I tried to understand this series, I really did. But if it wasn’t for the implied ties to Blackest Night (which I didn’t see) I would have dropped this after the first issue. For me the whole “story” left me confused and ambivalent to the whole thing. I didn’t recognize half the characters and the ones I did weren’t featured enough to grasp my interest. The entire series was a collection of random scenes and sequences that made no sense to me, the casual fan. If this is the best DC has to offer to entice new readers then they are royally screwed.

I was very disappointed with this series. There was hope when the series was announced. There are many story elements of intrigue but there is a lack of cohesive logic to the whole story. There was no empathy for any character. Everything is just dangling. The best way to sum up this series is just imagine if DC hired Carlos Castaneda to write a comic book series for them. Grant get off the peyote path and join reality and give us some straight dope. I am tired of writing like this. Living on your past glories. Give us something fresh Grant, you have the talent don’t insult our intelligence.

I’m really amazed at some of the vitriol for this series. It has its holes, but on the whole I enjoyed it.

I’ve decided to re-read it from start to finish, in the order Morrison suggested in his Newsarama interview. I suspect I’ll render my final judgment once I’ve done that.

FC wasn’t for everyone, obviously, and that’s fine.

But much of the anger and criticism seems to have been about how the series was “hyped” or promoted, rather than about the story itself.

And looking at the brilliant annotations by Wolk, Uzumeri and others, and the comments they engendered, there are many people who enjoyed FC’s meta- and sub-textual writing (and art). Others prefer things to be a bit more obvious (Face Front, True Believers!)

I thought it was a challenging, thoughtful and prodigious accomplishment.

Flawed? Sure, but give Grant full credit for making the effort and achieving most of what he set out to do.

ElCoyote's Prophet

January 31, 2009 at 2:25 pm

“And looking at the brilliant annotations by Wolk, Uzumeri and others, and the comments they engendered, there are many people who enjoyed FC’s meta- and sub-textual writing (and art).”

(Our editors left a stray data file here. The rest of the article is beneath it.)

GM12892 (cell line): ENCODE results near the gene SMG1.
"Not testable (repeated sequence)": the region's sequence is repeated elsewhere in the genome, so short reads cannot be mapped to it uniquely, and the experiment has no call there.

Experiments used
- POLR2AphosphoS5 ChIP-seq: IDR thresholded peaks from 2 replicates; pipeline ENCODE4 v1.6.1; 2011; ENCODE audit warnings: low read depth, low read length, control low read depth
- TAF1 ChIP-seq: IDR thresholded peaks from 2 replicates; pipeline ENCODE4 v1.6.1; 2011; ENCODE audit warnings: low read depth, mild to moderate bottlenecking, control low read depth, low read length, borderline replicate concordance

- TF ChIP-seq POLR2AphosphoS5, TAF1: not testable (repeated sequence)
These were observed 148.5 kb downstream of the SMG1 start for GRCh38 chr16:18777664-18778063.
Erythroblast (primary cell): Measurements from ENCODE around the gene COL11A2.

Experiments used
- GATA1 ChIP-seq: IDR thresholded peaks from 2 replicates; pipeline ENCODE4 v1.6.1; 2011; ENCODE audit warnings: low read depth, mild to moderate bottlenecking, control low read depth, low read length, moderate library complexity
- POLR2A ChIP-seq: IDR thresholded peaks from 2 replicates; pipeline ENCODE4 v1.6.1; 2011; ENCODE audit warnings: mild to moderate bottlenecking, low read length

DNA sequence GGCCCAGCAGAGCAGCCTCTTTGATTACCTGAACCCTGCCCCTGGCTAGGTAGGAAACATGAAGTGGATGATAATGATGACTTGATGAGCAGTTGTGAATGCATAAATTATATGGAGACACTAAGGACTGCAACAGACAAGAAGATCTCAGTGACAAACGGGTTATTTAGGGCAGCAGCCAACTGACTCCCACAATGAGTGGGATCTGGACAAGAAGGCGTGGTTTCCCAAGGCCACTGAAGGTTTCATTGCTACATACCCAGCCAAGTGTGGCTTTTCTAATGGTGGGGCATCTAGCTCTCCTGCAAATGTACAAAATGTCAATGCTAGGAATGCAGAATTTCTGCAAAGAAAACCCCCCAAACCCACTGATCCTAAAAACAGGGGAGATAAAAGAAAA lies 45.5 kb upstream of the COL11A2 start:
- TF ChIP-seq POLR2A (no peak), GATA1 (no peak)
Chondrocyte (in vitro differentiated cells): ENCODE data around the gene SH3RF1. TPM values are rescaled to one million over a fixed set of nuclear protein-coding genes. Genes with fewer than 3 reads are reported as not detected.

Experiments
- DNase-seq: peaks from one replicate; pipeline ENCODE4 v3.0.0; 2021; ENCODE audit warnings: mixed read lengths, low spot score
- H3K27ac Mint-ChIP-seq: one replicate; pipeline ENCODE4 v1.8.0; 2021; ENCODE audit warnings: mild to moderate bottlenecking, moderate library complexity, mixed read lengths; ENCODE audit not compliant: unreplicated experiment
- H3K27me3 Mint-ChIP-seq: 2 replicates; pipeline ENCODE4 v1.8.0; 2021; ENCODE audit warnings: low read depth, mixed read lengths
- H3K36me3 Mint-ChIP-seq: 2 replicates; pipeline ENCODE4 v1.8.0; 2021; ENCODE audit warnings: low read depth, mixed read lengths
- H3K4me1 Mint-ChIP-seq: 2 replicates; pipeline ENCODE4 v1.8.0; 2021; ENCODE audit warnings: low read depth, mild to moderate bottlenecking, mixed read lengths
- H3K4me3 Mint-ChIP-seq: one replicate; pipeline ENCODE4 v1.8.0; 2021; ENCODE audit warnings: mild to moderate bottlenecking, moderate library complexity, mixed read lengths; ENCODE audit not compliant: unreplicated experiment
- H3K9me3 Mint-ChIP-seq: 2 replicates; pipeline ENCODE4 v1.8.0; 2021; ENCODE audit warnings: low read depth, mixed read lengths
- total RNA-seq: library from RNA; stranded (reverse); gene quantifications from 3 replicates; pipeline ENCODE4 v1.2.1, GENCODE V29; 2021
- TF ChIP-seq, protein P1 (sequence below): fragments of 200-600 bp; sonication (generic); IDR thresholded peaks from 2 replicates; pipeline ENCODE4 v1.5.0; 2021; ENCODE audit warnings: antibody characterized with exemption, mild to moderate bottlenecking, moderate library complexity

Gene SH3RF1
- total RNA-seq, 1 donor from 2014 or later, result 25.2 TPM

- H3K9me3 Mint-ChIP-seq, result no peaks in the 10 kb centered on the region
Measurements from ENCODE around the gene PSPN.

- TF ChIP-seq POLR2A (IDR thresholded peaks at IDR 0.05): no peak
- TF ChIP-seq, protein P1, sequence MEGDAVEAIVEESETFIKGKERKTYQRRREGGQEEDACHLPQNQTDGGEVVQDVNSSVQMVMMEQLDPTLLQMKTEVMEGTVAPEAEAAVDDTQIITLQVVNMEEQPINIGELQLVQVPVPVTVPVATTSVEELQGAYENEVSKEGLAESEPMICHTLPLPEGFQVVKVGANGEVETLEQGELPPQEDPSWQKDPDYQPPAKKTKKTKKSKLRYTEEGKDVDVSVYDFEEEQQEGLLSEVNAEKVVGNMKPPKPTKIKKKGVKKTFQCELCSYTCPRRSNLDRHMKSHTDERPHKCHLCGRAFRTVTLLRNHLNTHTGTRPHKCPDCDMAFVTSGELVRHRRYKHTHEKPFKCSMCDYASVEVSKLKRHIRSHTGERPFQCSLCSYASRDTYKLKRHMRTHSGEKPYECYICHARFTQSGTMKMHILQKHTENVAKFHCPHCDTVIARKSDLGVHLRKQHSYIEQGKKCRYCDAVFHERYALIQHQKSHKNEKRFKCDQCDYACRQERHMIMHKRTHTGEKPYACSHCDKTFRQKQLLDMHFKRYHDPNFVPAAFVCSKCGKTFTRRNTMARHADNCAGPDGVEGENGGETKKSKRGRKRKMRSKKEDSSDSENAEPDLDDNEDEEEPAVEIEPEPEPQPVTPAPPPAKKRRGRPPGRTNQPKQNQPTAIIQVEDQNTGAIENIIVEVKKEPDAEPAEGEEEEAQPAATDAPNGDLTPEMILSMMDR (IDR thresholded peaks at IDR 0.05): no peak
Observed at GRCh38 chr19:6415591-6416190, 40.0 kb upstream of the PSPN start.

You say meta and subtextual, I say ‘cutesy self referential bullshit’.

Potato, tomato.

I want my story to be about the characters, and the ideas, not about kickass Grant Morrison is and how he can work his voodoo on a generation of readers who are convinced he’s better than Alan Moore (which he ain’t, whatever Moore’s insane process and stylistic flourishes were, he always told stories that worked simply as stories) or that his stories make sense because they make sense if you spend hours researching his obscure references and read every word that dribbles out of his mouth.

The work itself is the work, if it does not make sense on it’s surface, the writer and artist have FAILED. Have all the subtext you want, if the TEXT makes NO SENSE, if the story does not flow, does not have any cohesion, does not, I repeat, MAKE SENSE, then why bother with subtext?

Morrison has been doing comics bass ackwards for ten years now. He’s created a cult of personality that is convinced themselves that even if a comic doesn’t make sense on the first read, if you waste enough time eventually you will puzzle it together.

F*ck that sh*t. I refuse to re-read anything that does not satisfy me the first time through. Why bother? If I eat a meal and it SUCKS, I’m not going back to the same restaurant and order the same damned meal that sucked before just to see if I can taste something NEW. My life is too damned short to waste time reading things that don’t work as stories because of meta-fictional subtext.